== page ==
Cape Cod is famous for it's light, and artists and photographers have flocked to it for years. Famous things often seem like they will be cliches, and you anticipate, perhaps a clarity, perhaps flashily striated sunsets. But when you're here, the thing you notice most about the light is how it seems LARGE.
You're struck too, by how specific it is, how well defined, concrete, how physical a thing, as if you could pick it up and fold it. Like a child's building set, it seems to rearange itself into new formations and densities each day. It's like a shadow companion that accompanies you everywhere you go, climbing onto your lap when you sit down to read on a chair, skidding in suddenly across a closet as you lean absently against the kitchen counter waiting for the coffee to percolate, spilling onto the counterpane when you're half awake in the mornings, watching you consideringly as you try to write at your desk. Most of all of course the sea is like the mood ring of the light, reflecting its every minute shift, whether the sun if full on, whether it's a half and half kind of day, whether it's a brooding kind of dark.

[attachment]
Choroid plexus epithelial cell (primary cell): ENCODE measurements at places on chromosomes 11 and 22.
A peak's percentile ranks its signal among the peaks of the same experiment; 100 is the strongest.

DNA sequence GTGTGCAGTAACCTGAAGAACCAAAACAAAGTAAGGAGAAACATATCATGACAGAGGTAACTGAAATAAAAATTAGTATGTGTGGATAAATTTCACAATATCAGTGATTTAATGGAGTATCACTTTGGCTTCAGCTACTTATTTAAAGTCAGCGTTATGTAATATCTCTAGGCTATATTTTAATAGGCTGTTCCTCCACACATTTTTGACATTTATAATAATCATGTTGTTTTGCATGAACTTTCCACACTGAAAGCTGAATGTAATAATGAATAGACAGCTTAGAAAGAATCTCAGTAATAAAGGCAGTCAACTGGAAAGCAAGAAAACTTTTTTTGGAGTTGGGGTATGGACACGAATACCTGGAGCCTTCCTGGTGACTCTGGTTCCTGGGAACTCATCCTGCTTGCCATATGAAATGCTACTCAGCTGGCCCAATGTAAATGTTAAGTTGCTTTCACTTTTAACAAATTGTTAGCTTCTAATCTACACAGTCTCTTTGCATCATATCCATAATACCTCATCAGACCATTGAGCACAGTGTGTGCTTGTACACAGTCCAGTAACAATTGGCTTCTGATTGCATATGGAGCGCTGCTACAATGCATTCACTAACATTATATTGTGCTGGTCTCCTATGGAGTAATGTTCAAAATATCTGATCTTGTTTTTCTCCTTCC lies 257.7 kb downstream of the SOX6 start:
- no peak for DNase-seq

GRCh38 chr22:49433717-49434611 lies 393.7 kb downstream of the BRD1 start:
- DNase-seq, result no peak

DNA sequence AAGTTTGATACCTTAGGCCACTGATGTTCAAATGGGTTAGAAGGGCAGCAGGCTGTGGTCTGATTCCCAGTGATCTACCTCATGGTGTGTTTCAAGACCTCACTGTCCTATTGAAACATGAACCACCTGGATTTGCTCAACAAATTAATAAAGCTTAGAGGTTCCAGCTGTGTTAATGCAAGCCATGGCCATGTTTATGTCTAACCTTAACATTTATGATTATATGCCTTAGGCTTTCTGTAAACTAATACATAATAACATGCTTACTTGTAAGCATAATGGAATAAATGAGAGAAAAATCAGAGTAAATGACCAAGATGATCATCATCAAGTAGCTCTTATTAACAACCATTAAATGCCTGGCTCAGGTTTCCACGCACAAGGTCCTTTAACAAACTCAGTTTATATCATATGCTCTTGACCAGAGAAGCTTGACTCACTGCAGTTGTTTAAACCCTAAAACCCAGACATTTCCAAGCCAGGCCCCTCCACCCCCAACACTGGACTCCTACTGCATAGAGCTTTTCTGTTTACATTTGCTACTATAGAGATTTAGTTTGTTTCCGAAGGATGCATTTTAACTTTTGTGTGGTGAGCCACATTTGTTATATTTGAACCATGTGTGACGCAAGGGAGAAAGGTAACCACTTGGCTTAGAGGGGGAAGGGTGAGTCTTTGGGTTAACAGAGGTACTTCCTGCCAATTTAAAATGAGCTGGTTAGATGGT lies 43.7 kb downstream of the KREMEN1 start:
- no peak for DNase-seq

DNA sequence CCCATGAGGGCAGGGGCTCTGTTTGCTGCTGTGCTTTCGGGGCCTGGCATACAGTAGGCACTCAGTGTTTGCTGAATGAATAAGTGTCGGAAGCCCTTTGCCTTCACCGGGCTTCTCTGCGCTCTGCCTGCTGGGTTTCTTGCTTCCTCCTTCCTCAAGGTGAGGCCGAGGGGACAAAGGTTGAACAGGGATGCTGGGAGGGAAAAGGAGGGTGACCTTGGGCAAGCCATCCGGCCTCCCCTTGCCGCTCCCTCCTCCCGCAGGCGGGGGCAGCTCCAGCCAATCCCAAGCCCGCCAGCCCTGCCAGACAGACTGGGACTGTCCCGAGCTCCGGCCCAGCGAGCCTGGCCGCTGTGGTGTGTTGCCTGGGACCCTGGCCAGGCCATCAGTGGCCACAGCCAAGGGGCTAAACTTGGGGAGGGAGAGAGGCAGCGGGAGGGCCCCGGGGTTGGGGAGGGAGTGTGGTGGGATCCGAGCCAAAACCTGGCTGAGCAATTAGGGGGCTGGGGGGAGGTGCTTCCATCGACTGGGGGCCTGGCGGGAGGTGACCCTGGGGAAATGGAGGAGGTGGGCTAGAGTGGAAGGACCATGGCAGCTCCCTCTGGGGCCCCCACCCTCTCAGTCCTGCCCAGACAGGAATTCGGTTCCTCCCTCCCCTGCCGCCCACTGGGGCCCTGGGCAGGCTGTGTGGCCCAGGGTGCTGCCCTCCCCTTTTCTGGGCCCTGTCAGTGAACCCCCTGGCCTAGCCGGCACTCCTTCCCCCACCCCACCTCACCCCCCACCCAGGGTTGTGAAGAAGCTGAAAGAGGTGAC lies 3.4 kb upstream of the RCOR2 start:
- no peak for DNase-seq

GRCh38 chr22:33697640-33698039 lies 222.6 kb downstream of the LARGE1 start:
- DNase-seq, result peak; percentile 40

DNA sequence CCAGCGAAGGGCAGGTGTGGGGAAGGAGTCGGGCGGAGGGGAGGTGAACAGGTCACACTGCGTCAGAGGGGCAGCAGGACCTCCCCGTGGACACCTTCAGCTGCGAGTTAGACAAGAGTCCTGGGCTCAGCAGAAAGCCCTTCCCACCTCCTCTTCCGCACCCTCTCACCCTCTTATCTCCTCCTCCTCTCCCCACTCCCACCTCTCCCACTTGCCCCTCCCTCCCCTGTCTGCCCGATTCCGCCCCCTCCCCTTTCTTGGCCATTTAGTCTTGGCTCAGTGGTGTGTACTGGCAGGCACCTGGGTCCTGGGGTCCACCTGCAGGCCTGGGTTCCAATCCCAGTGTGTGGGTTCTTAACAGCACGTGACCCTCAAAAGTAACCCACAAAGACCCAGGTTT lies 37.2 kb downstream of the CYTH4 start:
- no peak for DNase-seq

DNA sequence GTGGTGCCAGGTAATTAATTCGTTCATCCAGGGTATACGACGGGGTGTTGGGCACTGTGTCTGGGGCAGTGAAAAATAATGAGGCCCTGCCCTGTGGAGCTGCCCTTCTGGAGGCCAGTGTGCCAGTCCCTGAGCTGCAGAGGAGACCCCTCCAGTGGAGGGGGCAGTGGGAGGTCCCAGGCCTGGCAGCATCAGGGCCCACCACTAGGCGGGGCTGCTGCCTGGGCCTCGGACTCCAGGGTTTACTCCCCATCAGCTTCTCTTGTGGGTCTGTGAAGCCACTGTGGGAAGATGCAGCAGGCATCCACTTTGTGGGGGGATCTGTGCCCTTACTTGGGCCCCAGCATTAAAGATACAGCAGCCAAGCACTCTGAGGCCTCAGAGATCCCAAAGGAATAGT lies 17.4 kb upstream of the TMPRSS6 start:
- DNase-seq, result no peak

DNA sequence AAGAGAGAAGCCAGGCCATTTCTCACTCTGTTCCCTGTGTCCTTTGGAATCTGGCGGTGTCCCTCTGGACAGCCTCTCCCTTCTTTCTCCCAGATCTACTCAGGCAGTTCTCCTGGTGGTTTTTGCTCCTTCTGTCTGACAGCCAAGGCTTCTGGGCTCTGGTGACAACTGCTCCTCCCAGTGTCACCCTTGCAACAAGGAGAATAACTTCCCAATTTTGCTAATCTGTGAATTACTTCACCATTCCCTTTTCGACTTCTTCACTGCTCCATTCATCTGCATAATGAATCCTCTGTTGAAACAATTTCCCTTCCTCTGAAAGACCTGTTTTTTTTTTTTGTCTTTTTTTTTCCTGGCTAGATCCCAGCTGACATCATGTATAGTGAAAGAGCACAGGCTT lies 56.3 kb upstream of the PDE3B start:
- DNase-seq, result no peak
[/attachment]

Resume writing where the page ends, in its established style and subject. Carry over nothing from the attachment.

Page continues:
More than anything else here, the light has quieted me and returned the pleasure of looking without speaking.